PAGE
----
ARLINGTON, Va. -- The breakfasters at Bob and Edith's Diner are too preoccupied with their tasty bacon and eggs to notice the Democratic gubernatorial candidate. Or perhaps, like all Americans who are more sensitive than oysters, they are in the throes of political exhaustion and are trying to ignore this year's only competitive gubernatorial race. In any case, they seem unaware that the mild-mannered pediatric neurologist in one of the booths -- he is wearing a bourgeois disguise: gray suit, maroon tie -- supposedly is "fighting for the violent MS-13 killer gangs" involving many Central American immigrants. The U.S. president says so, as does the gubernatorial candidate of his party.

In two weeks, Virginia will have America's most consequential election since 50 weeks ago. Then, this became the only Southern state Hillary Clinton carried (by 5 points). Today's campaign dramatizes the difficult calculation confronting people who want the Republican Party restored as a vehicle for conservatism but who know that this requires expunging the political style -- exuberantly fact-free accusations and screeds -- exemplified by the "MS-13" tweet.

Lt. Gov. Ralph Northam won the Democratic nomination by handily defeating (by 10 points) a darling of the Bernie Sanders/Elizabeth Warren (both endorsed the darling) tendency in the Democratic primary, which attracted 177,000 more voters than the Republican primary did. Now, however, Northam is benefiting from his opponent's intractable dilemma, that of all Republicans who remember life before 2016 and want to do what they are told cannot be done: Turn the clock back. Virginia's incumbent Democratic governor, Terry McAuliffe, is popular. Virginia is purple trending blue: Democrats have carried it in three consecutive presidential races, they have won three of the last four gubernatorial contests and both U.S. senators are Democrats. Barack Obama has campaigned to energize African-American voters. And the Republican candidate, Ed Gillespie, has a problem residing across the Potomac.

In 2014, Gillespie -- former counselor to President George W. Bush, former Republican National Committee chair, adviser to Mitt Romney's campaign, lobbyist extraordinaire -- came within a whisker (under 18,000 votes) of defeating an incumbent U.S. senator, Mark Warner. This year, however, Gillespie barely defeated a full-throated Trumpian in the Republican primary. Gillespie is intelligent, temperate, experienced and happiest when talking about government policies. These attributes are, in the incandescent eyes of his party's now-Trumpian base, defects of swamp creatures. So, he is gingerly tiptoeing across the treacherous terrain of Trumpian Republican politics. This involves stoking the anger of those people who seem happiest when furious, but without infuriating everyone else.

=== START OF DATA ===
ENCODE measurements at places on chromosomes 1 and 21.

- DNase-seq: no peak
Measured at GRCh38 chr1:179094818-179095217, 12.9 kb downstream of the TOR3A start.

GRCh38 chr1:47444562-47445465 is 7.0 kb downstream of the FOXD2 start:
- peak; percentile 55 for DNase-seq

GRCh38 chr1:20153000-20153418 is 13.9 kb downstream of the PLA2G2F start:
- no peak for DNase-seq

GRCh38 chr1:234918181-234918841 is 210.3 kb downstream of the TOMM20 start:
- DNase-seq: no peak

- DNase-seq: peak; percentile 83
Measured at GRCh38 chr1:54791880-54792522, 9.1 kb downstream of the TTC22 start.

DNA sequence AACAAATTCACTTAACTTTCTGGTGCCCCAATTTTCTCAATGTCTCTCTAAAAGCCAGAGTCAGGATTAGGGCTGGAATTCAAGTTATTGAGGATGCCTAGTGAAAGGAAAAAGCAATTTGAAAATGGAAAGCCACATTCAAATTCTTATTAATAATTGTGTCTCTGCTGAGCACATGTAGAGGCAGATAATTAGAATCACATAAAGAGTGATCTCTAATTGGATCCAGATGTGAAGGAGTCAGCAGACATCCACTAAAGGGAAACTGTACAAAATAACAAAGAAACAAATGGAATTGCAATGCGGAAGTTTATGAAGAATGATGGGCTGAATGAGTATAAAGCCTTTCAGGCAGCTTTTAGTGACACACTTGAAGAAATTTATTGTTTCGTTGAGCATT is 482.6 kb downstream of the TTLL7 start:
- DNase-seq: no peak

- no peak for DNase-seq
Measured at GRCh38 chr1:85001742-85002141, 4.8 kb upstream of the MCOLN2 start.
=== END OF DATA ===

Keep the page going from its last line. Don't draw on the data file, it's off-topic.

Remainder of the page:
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Recently, Gillespie has been stressing economic issues while Northam has been saturating liberal Northern Virginia with ads featuring women who are cross because Gillespie is pro-life. Never mind that governors have been almost irrelevant to abortion policy since courts took control of it two generations ago. Perhaps Northam's ads are intended to enkindle progressives, but that should be done by the president's daily reminders of his existence. If Gillespie enlists Trump to campaign for him, he will thereby embrace a political style that entails a political substance (e.g., harping on MS-13) suited to it. If he does not, Trump's supporters will notice and accuse him of having standards, yet another swampish vice -- the stigmata of elitism.

A Gillespie win on Nov. 7 would be a double victory for Republicans. They would control another swing-state's governor's mansion in 2020. And it might send the Sanders/Warren true believers careening off on a "We told you so!" rampage, arguing -- convincingly only to other believers -- that Virginians chose a conservative Republican because Northam, although progressive, was insufficiently so. Then they could continue making "single-payer" (government-dispensed) health care progressivism's central promise to a nation in which 157 million people happily get their health care plans from their employers.

So, if Gillespie wins, Republicans elsewhere will conclude that the derangement of their party does not hinder its prospering. If the Democrat wins, many progressives will be secretly as unhappy as the Trumpians who, like those progressives, will argue that their man lost because he was inconsistently and insincerely enthusiastic about his party's most off-putting faction.

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